Intellectual Property and Patent Litigation in the Oil and Gas Industry
To thrive in the highly competitive oil and gas industry, companies must be aware of the need for continuous innovation. Oil and gas companies in Alberta are under increasing pressure to recover natural resources more efficiently and in a manner that will have a reduced impact on the environment. This requires the commitment of considerable time and expense for research and development. The product of these efforts, intellectual property, is fast becoming one of the most important assets of many oil and gas businesses. Like any other valuable asset, intellectual property must be vigorously protected.
It is commonly believed that only about 10 percent of the bitumen within the oil sands is recoverable using present day technology. The race is on to develop new and inventive ways to increase this rate of recovery. The potential returns for developing new technology are enormous. Innovative technology, be it a new and useful drilling fluid, a downhole tool, or a method of producing bitumen, can make or break the economics of a well or a business. In some cases, new technology has tipped the balance point on economic recovery; in others, it has unlocked oil thought to be unrecoverable (e.g., in-situ oil sands).
Over the past 10 years, the number of oil and gas patent applications and patents has risen dramatically. A patent grants its holder the right to prohibit others from practising the claimed invention. It also grants the patent holder the right to license its technology to others. Patent holders can exercise both rights to increase company revenue substantially.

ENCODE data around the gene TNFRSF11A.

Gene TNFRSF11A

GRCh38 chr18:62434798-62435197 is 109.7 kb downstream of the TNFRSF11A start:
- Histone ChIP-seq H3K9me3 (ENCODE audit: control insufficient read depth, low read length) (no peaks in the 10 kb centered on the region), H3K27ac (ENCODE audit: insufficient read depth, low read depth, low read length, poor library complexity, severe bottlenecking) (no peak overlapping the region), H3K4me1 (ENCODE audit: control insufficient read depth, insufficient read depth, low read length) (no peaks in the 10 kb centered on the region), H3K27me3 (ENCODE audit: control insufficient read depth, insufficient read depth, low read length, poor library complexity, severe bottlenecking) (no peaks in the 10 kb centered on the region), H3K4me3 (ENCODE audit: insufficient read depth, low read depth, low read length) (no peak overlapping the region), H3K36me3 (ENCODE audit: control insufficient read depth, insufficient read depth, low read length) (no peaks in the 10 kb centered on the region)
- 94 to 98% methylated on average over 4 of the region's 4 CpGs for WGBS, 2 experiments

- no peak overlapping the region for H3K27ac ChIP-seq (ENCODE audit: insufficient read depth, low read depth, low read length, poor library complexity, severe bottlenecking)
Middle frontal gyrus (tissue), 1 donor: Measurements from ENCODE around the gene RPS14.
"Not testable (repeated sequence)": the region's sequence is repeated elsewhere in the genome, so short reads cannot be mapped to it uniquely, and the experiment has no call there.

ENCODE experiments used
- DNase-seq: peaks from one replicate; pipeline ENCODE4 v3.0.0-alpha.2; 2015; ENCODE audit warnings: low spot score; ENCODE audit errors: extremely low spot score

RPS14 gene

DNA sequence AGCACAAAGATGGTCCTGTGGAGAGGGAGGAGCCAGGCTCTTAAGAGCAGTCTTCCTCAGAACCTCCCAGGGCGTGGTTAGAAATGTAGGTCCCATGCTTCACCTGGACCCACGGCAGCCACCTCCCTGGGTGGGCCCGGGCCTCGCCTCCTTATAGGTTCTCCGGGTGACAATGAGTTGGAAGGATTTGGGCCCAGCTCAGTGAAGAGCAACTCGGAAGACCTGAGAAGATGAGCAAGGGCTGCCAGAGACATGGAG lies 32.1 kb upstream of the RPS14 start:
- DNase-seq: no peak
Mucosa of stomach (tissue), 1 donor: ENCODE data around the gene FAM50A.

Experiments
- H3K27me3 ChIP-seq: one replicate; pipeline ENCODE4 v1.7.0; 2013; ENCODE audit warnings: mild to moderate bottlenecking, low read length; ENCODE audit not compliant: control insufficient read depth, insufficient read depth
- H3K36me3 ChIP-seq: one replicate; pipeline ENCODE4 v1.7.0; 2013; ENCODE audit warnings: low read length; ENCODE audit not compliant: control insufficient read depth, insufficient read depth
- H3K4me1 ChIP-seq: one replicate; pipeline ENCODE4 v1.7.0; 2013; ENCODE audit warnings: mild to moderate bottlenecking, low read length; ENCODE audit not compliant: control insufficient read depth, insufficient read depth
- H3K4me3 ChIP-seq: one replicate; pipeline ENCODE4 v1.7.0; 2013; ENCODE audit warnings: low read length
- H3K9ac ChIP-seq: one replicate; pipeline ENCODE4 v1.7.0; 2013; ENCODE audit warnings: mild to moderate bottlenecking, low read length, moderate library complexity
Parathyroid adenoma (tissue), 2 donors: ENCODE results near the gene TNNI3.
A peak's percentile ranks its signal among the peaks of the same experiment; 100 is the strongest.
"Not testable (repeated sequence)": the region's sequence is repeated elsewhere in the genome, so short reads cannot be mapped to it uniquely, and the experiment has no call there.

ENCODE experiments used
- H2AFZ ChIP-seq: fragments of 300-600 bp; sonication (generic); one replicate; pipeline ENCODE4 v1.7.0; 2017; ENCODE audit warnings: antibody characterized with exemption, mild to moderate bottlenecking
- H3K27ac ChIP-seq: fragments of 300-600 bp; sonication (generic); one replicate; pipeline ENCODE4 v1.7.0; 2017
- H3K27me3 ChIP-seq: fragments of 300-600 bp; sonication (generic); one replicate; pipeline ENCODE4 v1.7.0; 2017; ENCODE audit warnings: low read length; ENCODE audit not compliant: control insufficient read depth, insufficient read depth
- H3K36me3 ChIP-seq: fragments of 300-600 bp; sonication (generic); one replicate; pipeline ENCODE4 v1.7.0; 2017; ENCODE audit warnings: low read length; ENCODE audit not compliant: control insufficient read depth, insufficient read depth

With the large growth in the number of oil and gas patents being issued, there comes a corresponding increase in patent infringement proceedings. Patent litigation is the new battleground for all oil and gas companies, big and small. Borden Ladner Gervais has responded to this development in the industry. Six years ago, BLG had no patent litigators in Calgary, but now we have six partners with expertise in patent litigation.
When a patent holder alleges a patent is being infringed, a defendant will almost invariably both deny infringement and claim the patent is invalid. Therefore, almost all patent litigation involves two related questions. Is the patent valid and is the patent being infringed? The law relating to infringement and validity is complex. Oil and gas patent litigation requires legal counsel with highly specialized skills—not only complete mastery of the applicable law, but also a thorough understanding of the oil and gas industry and its associated technologies.
The infringement of a patent can have a dramatic impact on a patent holder’s bottom line. Smaller players in the industry may derive a great deal, if not all of their revenue from patented technology, so patent litigation can often be critical to the success or failure of their businesses. For these kinds of businesses, patent litigation is “bet the company litigation.”
We are frequently asked to advise clients on how best to enforce their patents. In certain circumstances, litigation might be avoided—as, for example, when a patent holder agrees to grant an infringing party a license in return for a fee and compensation for past wrongs. However, in the competitive oil and gas industry, a business deal cannot always be negotiated. More and more companies are realizing that if they are to stop others from exploiting their intellectual property rights, they must litigate.
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